You’re probably looking at the above image wondering why I have posted a picture of a relatively normal sandwich whose only distinguishing feature is that it resembles a meat-filled PacMan. But looks can be deceptive. And whilst this may not look like much to the naked eye, it is, in fact, possibly the best sandwich I’ve eaten all year. A sandwich so good, that – if I was one of those God fearing types – I’d be offering up a prayer to him thanking him for inventing tasty tasty pigs. For this vision, dear readers, is slow cooked pulled pork piled onto a home made bun. And bugger me, it is pretty bloody amazing.
Read any (good) food blog from the USA, and they will tend to rhapsodise about the beauty of a delicious pile of pulled pork. Juicy, tender and piquant with a baste of vinegar, tomato sauce and brown sugar, it is a taste of the South wrapped up in one delicious messy bite. Most of the time, the pork is barbecued slowly over a smoker, but seeing as it is November, and not exactly barbecue weather here in Bootle, I decided to improvise and give my slow cooker a bit of an airing.
First, I smothered my pork joint in a dry rub and left it overnight. Then, the next morning, I dunked it in a pot and allowed it to stew in its own juices for a few hours. The end result was divine – a nice hunk of pig, braised to breaking point, rich with delicious unctuous fat which was slightly crispy from being sizzled against the hot crock pot.
I would have happily eaten this delicious meat spaghetti on its own, but then I decided that that might be unseemly. Also, apparently it’s not ladylike to eat a big plate of red meat whilst shouting at the TV. So, I threw together some easy home made sandwich buns to accompany my bounty. Warm, squidgey and nicely sweet, these were devoured with almost as much relish as the pork.
This is big, messy, thoroughly filthy food. So leave your manners at the door, don’t be ashamed to lick your fingers clean, and let that juice run down your chin with pride. November’s here. It’s time for some serious soul food.
SLOW COOKED PULLED PORK (Serves four)
You will need:
- 1 kg pork shoulder joint (preferably bone-in – I got mine from Abel and Cole)
- 1-2 teaspoons chilli powder
- 1 1/2 tablespoons cumin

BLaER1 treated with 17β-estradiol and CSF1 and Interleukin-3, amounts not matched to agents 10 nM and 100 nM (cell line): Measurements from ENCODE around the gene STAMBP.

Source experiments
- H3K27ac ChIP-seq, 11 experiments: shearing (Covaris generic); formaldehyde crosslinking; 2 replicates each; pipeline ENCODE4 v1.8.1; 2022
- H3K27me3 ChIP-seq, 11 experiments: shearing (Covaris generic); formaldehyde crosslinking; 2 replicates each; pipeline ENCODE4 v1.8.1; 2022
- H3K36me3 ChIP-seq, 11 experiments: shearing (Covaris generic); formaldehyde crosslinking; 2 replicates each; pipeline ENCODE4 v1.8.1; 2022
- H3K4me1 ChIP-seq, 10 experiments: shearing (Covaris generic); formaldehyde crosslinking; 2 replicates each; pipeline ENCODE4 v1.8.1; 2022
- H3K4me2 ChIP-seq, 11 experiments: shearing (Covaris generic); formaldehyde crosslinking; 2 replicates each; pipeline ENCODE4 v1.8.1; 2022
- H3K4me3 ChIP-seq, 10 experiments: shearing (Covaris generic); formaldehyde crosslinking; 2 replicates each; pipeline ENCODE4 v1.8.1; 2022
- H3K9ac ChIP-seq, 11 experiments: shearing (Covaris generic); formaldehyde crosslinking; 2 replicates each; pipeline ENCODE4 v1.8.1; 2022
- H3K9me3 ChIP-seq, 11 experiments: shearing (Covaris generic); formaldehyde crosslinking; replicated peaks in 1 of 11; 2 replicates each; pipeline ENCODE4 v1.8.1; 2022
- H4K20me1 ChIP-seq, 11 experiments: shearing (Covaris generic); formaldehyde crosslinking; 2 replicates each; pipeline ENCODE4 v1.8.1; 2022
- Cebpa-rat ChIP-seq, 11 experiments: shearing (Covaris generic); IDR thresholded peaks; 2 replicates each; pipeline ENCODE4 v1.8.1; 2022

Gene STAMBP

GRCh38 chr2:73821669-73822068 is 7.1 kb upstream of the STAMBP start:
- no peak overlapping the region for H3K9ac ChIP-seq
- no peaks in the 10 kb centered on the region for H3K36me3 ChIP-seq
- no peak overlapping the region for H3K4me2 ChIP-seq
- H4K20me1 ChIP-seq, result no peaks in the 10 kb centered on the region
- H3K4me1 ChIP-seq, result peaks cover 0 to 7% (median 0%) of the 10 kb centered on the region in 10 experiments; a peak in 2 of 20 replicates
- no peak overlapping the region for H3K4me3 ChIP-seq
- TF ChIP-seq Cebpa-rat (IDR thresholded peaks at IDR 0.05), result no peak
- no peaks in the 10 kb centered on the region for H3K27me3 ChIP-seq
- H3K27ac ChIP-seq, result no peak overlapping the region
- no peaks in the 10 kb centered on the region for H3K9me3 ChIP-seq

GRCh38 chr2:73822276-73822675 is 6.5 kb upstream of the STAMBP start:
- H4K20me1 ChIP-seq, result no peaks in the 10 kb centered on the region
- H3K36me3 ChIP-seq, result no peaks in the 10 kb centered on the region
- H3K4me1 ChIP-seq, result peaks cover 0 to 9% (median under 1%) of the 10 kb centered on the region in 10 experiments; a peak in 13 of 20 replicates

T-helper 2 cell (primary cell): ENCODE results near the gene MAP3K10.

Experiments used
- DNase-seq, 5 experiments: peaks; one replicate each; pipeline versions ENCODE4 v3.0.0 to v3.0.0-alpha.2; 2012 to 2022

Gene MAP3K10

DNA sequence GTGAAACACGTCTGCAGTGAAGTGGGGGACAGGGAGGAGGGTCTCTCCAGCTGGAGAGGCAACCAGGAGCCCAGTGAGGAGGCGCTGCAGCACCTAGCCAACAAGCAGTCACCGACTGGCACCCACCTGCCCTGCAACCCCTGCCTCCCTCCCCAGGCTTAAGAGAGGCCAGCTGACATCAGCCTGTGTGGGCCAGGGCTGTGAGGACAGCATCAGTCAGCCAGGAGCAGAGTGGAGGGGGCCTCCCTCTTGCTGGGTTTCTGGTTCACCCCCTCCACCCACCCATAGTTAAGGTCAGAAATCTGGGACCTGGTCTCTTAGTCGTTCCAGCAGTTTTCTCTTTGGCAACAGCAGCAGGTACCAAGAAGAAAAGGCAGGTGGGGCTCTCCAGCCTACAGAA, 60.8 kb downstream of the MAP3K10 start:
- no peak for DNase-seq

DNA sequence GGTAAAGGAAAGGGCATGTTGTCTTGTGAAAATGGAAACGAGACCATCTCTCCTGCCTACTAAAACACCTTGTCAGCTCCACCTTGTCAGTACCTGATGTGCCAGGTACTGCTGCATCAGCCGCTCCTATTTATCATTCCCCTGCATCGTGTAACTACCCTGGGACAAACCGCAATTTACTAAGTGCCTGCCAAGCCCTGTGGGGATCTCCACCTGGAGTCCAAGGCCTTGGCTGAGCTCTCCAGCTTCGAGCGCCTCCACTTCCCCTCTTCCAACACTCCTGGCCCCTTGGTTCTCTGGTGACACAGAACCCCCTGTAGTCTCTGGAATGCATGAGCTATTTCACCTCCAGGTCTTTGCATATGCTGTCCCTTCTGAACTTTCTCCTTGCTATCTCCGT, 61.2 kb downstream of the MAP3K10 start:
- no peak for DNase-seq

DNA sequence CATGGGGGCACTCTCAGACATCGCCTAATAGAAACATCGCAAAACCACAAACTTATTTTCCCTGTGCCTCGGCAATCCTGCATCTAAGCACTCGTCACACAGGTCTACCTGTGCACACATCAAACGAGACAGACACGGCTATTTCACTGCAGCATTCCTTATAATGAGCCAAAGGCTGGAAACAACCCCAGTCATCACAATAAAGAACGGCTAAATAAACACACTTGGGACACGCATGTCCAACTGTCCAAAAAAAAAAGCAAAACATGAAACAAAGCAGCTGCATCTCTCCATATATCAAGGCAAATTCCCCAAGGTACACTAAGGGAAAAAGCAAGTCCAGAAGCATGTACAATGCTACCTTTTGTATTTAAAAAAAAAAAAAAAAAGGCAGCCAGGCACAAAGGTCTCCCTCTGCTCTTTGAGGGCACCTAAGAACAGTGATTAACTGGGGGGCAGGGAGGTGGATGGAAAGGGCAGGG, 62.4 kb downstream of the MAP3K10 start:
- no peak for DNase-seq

- 1 tablespoon garlic paste
- 1 tablespoon ground black pepper
- 2 tablespoons muscavado sugar
- 1 tablespoon oregano
- 1 tablespoon salt
- 2 1/2 tablespoons smoked paprika
- 1 tablespoon white sugar
- 150ml barbecue sauce (I was lazy and used some stuff out of a bottle that I bought from Florida, but it’s super easy to make your own)
- To make the spice rub: combine all of the spices and the garlic paste in a bowl. Massage the spice rub into the pork, ensuring that you coat each side of the joint thoroughly. Place in a cool place and leave to marinade for at least five hours (I left mine overnight).
- When you’re ready to cook your joint, place it in your slow cooker with 150ml of water. Cook on the ‘low’ setting for six – seven hours, or until the meat flakes into shreds when you pull it apart with the prongs of a fork.
- Once the pork is done, transfer it to a chopping board and discard the leftover liquid in the slow cooker and the bone. Shred the meat finely with a fork, place it back in the slow cooker and coat it with the barbecue sauce. Heat it on the low setting for ten minutes or so until warm. Pile on top of home made sandwich buns with the toppings of your choice (e.g. a nice slaw).
You will need:
- 1 tablespoon fast action yeast
- 125ml tepid water
- 125ml semi-skimmed milk
- 1 large egg
- 2 tablespoons olive oil
- 2 tablespoons white sugar
- 1 teaspoon salt
- 360g bread flour (I used wholemeal as it was the only thing I had in my cupboards)
- 1 tablespoon butter
- Activate the yeast by stirring it into the tepid water and let it sit until it’s dissolved and has become frothy (it should have a good head on it).
- In a separate bowl, whisk together the milk, egg, oil, sugar, and salt. Add this to the yeast mixture and stir until combined. Add all the flour and stir until it forms a shaggy dough. Knead for 10 minutes until the dough feels smooth, slightly sticky, and springs back when poked.
- Return the dough to the mixing bowl and cover. Let the dough rise in a warm spot for around an hour until it has doubled in size.
- Dust your work surface with a little flour and turn out the risen dough on top. Divide the dough into 8 pieces and shape each into a ball which is roughly the size of your fist. Transfer the balls to an oiled baking sheet and let rise for around 30-40 minutes until they look puffy and hamburger-sized.
- Pre-heat the oven to Gas Mark 6/200 degrees C. Melt the butter and brush it over the risen buns. This helps them to brown and keeps the crust soft. Bake the rolls for around 15-18 minutes until they have turned puffy and golden.
- Let the buns cool to room temperature before slicing and using.